East Valley Water District says it has solved its water quality issue:  “Warm temperatures and the drought set up conditions for East Valley Water District to exceed safe drinking standards for a group of chemicals, the agency’s top executive said Wednesday night.  The standards were exceeded for much of last year and early this year, according to John Mura, general manager and CEO of the water provider for some 70,000 residents in Highland, portions of San Bernardino and unincorporated San Bernardino County.  “This is what happened. But we are not making excuses,” Mura said. “We are taking this super seriously. This will not happen again on our watch.” … ”  Read more from the San Bernardino Sun here:  East Valley Water District says it has solved its water quality issue

Controversial California water project has new life in Trump era:  “Cadiz Inc., which for decades has sought the federal government’s green light to pump groundwater from the Mojave Desert and pipe it to Southern California, has seen the project’s prospects brighten under the Trump administration.  In April, a potential backer of the project was nominated by President Donald Trump to a high-ranking Interior Department post.  In late March, the department’s Bureau of Land Management rescinded two legal directives the Obama administration used in a 2015 decision to block Cadiz from building the 43-mile pipeline. ... ”  Continue reading at the Huffington Post here:  Controversial California water project has new life in Trump era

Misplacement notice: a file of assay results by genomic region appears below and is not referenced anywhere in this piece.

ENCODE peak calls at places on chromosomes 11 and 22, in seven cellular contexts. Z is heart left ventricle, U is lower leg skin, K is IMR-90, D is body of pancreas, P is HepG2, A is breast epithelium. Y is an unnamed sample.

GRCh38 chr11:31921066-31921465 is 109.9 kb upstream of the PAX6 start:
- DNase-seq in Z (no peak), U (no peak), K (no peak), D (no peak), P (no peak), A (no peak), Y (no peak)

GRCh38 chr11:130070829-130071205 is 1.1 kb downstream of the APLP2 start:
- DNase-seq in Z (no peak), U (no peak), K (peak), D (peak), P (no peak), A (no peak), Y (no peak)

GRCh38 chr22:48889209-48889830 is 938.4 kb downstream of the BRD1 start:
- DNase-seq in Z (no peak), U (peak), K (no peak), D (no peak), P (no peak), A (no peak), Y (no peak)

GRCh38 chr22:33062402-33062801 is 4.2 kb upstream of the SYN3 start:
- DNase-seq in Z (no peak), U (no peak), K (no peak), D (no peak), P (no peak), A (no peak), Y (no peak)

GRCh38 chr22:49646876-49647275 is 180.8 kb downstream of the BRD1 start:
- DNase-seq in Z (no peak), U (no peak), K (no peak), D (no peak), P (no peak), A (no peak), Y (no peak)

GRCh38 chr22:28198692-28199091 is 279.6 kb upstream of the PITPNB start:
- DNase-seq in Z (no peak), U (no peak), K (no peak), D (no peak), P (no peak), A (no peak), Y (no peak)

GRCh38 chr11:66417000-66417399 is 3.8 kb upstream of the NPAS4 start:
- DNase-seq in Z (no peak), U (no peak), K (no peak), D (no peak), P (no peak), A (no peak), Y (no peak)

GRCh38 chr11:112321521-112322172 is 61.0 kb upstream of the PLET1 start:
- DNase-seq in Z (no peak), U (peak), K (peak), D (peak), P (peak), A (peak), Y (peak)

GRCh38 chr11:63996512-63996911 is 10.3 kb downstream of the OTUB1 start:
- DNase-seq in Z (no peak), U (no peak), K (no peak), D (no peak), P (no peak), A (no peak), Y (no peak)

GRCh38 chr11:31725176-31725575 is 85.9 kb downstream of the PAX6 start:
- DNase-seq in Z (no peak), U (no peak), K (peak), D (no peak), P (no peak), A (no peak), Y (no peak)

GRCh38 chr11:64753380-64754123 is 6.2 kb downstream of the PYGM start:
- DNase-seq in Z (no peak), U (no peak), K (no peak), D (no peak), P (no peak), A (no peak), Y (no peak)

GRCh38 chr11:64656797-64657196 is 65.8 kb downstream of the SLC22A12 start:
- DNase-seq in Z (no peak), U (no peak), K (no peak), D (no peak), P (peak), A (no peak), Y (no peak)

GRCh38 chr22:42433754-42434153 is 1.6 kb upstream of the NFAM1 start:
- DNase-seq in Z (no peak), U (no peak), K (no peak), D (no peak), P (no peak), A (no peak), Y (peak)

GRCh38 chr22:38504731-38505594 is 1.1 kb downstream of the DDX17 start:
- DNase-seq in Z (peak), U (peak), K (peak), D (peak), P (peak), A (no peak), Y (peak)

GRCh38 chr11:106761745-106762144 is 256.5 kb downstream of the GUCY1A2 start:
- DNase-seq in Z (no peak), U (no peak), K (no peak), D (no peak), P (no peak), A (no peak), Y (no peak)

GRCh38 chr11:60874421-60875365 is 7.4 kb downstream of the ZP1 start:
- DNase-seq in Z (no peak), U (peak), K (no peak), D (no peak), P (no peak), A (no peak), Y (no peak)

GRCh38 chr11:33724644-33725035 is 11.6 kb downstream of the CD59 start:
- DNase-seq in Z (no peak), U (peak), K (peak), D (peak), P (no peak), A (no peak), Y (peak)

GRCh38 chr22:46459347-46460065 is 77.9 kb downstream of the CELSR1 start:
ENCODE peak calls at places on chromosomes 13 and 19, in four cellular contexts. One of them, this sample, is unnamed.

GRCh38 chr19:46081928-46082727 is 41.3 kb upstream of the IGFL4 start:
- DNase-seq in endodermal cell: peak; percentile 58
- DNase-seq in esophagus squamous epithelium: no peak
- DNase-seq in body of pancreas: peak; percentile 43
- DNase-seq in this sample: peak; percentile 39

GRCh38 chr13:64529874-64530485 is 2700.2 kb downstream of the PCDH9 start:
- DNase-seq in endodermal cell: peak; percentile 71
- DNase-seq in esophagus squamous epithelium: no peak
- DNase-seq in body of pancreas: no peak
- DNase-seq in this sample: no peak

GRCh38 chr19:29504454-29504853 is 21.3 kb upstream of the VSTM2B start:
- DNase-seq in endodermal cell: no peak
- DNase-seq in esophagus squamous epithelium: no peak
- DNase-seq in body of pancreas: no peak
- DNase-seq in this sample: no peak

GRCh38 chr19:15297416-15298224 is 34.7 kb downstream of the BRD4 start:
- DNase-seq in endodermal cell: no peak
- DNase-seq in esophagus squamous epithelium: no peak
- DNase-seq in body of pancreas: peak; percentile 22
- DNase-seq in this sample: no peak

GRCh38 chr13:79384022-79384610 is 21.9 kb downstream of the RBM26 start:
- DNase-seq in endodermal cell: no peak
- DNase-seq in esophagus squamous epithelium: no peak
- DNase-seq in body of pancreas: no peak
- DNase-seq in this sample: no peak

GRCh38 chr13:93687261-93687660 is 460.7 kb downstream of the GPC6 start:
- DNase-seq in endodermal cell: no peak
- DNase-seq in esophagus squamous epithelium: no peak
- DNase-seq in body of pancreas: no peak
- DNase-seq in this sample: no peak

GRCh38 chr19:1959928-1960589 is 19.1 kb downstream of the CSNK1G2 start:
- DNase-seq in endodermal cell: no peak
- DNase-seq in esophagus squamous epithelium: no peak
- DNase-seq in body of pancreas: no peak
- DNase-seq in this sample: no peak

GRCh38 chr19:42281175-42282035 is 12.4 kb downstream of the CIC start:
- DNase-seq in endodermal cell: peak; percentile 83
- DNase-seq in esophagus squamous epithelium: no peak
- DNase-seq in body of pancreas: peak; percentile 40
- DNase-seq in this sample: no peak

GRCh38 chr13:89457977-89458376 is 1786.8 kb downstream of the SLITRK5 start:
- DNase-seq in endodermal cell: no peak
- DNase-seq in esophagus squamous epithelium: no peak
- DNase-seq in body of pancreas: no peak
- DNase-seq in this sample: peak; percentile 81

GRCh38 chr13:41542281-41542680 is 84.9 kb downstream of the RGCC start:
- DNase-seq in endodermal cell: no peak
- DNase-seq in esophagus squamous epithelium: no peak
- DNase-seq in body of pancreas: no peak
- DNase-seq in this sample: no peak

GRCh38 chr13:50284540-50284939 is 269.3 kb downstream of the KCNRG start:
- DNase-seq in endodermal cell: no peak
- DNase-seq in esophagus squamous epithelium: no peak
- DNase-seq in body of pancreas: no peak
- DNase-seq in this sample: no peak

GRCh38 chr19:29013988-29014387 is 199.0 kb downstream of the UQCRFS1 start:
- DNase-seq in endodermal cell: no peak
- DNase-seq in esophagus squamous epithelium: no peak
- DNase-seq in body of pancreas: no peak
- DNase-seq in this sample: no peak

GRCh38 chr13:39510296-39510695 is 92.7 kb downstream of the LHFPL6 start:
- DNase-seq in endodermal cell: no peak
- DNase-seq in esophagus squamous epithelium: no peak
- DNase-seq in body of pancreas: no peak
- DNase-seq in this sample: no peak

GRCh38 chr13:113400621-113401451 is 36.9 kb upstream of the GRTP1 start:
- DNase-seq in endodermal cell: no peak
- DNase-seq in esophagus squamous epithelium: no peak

Website addresses drinking water crisis:  “On Thursday, The Water Foundation launched a website that addresses California’s drinking water crisis. The website, SafeWaterForCA.org, will also be advertised on the radio around the state in areas with high numbers of contaminated water systems.  “Contaminated drinking water is an issue that matters to everyone,” Wade Crowfoot of the Water Foundation said. “Access to safe and affordable drinking water is a human right and we need to be innovative and aggressive in finding solutions. Some of these families have been without clean water for over a decade. That is not acceptable.” ... ”  Read more from the Record-Bee here:  Website addresses drinking water crisis

Calls to rethink the Colorado River’s iconic dams grow louder:  “Tens of thousands of rafters paddle down the Colorado River through Grand Canyon National Park each year, though most don’t scan the Redwall Limestone canyon sides for bore holes around River Mile 39.  But one group of rafters that launched in mid-March was keen to see those holes and the ashy looking sediment piled beneath them. The holes mark the exploratory tinkering of those who were itching to build another dam on the Colorado decades ago. It’s a rare sign of engineering in this remote section of the park known as Marble Canyon, where it is nature’s handiwork that usually takes center stage. … ”  Read more from Water Deeply here:  Calls to rethink the Colorado River’s iconic dams grow louder

More news and commentary in the weekend edition …

Also on Maven’s Notebook today …

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About the Daily Digest: The Daily Digest is a collection of selected news articles, commentaries and editorials appearing in the mainstream press. Items are generally selected to follow the focus of the Notebook blog. The Daily Digest is published every weekday with a weekend edition posting on Sundays.